Circus delivers big-top excitement to Southaven
Photo by Brandon Dill
Melvin Urias (left) and his sister-in-law Jodie Urias assemble parts for the "Urias Globe of Steel" inside which Melvin and two other cyclists will race around a dangling Jodie during the Ringling Bros. and Barnum & Bailey Circus at Landers Center in Southaven.
By Chris Van Tuyl
From: Memphis Commercial Appeal
March 22, 2012
Ringling Bros. and Barnum & Bailey didn't get too creative when naming the circus clown for its Barnum Bash, which opens tonight and continues through Sunday at the Landers Center in Southaven.
"We don't go by Fluffy or Sneezy or anything like that," said 31-year-old Dean Kelley. "It's just our regular names."
So, as it's been for the previous 12 stops on the 45-city tour, the Mid-South will be entertained by Dean Kelley.
"I'm the one with the big, floppy shoes, the wig and everything," he said. "I've always wanted to be a clown. I went to my first Ringling Bros. circus when I was a kid, when I was 4 years old. I saw the clowns and I was like, 'I want to do that when I grow up.' ... It stuck."
Kelley is one of about 100 cast and crew members who rolled into town from Chattanooga Wednesday morning for the load-in -- where the arena floor, customarily reserved for a hockey rink this time of the year, is transformed into "The Greatest Show on Earth."
Rafael Hernandez unfurls a banner as the circus sets up Wednesday at the Landers Center.
"They started at 9 a.m. We have six semi-trailers that are pulling all this equipment and they start unloading it all," Kelley said. "Within 10 hours, they can be fully set up and ready to do a show.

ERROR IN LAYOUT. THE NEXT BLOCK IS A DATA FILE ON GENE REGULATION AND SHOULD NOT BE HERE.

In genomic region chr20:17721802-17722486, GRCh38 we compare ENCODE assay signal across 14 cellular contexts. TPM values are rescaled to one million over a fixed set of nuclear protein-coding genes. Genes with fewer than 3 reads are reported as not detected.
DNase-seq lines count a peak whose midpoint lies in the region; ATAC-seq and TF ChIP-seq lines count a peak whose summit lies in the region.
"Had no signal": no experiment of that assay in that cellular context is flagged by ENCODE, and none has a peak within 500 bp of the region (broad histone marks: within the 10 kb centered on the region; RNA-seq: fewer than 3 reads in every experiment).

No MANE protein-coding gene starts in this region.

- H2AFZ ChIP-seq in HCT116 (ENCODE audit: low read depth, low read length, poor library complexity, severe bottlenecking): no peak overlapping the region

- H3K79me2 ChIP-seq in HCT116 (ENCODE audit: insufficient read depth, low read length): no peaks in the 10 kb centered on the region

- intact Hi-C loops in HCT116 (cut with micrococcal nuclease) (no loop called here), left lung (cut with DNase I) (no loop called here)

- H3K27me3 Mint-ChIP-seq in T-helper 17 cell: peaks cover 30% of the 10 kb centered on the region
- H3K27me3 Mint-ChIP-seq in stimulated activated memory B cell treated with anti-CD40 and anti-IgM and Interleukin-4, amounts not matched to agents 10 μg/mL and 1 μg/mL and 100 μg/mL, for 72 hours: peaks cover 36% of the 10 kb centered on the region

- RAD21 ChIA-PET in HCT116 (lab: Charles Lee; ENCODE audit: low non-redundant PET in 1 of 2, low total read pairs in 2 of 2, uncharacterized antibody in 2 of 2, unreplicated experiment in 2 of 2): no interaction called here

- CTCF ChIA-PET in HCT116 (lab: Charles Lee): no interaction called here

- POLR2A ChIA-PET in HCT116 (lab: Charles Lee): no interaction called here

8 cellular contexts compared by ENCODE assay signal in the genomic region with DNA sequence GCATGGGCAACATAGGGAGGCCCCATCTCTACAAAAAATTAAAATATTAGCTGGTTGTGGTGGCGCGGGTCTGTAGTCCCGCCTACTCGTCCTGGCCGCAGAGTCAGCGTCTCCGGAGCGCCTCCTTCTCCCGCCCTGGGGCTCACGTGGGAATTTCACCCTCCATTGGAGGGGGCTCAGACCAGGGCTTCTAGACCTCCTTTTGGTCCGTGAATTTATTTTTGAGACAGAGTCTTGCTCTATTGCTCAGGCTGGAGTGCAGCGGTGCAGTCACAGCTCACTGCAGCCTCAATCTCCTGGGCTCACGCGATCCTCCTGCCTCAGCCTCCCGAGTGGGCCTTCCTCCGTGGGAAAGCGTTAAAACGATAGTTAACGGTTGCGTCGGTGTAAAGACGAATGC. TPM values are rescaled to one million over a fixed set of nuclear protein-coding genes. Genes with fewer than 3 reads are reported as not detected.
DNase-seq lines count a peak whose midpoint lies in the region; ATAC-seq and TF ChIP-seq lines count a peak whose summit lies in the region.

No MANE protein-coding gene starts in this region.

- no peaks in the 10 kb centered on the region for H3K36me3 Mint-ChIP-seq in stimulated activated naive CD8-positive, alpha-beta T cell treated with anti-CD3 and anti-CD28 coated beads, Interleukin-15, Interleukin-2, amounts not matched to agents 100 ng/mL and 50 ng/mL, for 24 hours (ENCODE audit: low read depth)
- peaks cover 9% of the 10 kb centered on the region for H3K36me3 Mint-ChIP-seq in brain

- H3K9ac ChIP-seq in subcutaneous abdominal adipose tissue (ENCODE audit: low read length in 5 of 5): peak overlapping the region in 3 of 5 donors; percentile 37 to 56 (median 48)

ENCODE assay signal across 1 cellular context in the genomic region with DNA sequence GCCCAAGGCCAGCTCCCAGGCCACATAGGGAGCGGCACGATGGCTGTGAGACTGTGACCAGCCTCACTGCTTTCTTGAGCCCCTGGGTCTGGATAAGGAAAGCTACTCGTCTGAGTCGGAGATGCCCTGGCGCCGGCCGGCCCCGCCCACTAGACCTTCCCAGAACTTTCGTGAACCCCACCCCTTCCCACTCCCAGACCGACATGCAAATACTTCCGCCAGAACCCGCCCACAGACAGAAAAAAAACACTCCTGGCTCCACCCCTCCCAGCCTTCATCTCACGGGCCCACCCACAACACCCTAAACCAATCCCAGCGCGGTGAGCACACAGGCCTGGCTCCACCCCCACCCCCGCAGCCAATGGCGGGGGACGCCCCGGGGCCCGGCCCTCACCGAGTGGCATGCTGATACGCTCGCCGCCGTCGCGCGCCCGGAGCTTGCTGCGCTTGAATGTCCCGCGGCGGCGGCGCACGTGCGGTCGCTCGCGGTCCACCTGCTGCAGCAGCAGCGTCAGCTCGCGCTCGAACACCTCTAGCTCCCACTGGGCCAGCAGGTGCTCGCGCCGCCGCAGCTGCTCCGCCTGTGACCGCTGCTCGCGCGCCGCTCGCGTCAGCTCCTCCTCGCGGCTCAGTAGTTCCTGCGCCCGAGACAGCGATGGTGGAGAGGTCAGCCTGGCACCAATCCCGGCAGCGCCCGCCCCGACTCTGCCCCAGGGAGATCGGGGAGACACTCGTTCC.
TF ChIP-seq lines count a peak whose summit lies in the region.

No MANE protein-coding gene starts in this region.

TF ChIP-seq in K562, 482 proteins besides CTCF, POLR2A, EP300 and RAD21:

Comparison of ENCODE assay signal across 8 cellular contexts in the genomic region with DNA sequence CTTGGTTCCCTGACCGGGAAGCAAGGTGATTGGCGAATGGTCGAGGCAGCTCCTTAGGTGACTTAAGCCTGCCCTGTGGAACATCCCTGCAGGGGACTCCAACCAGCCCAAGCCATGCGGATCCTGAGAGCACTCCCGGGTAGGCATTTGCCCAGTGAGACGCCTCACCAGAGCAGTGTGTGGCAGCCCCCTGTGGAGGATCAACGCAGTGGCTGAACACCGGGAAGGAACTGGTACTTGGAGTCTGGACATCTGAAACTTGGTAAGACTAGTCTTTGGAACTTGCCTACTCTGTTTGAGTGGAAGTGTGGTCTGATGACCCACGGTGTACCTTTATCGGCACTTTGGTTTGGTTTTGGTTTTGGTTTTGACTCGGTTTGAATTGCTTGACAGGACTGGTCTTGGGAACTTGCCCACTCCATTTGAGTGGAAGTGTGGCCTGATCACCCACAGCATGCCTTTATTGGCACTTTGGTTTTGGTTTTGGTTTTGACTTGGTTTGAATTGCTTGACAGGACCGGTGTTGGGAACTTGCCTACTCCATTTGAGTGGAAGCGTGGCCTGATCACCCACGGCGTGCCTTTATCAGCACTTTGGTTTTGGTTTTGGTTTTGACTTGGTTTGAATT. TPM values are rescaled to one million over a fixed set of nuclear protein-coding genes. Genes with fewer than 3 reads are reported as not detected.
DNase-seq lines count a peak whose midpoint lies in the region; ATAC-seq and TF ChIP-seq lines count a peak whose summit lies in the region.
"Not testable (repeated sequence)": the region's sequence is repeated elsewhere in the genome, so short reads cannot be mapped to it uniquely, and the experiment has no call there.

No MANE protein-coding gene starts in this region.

"We're in a brand new venue every week. Our show -- we adapt to every space -- so we fit into wherever we need to. It's really impressive to me, because at the end of the day, when we're done on Sunday and everything gets torn down, every nut and bolt will be accounted for. It's amazing."
While the acrobats are a staple of the performance, there are also the animals, which get tended to along the way by veterinary tech and Knoxville native Jessica Clowers.
"I oversee the 24/7 care of all the animals," she said. "It doesn't seem like work. It's too much fun."
The complete lineup rolls off her tongue too easily: Two camels, four Arabian horses, two Shetland ponies, one miniature horse, 13 dogs and three Asian elephants. This year's caravan includes snakes as well.
"It's cool when I can look out in the audience and see a family. Say there's a 2-year-old, 40-year-old and an 80-year-old and all three of them are ooing and ahhing at the same thing," Kelley said. "Not too many people can say they have a job where you have an 8,000-pound elephant. That's awesome to me."
Circus officials, though, are aware that protesters from People for the Ethical Treatment of Animals will be near the Landers Center, beginning at 5:45 p.m. The demonstration is expected to be led by a group of 25 with leaflets and handheld posters. The controversy over cruelty to the elephants is also making national headlines at another performance in Baltimore.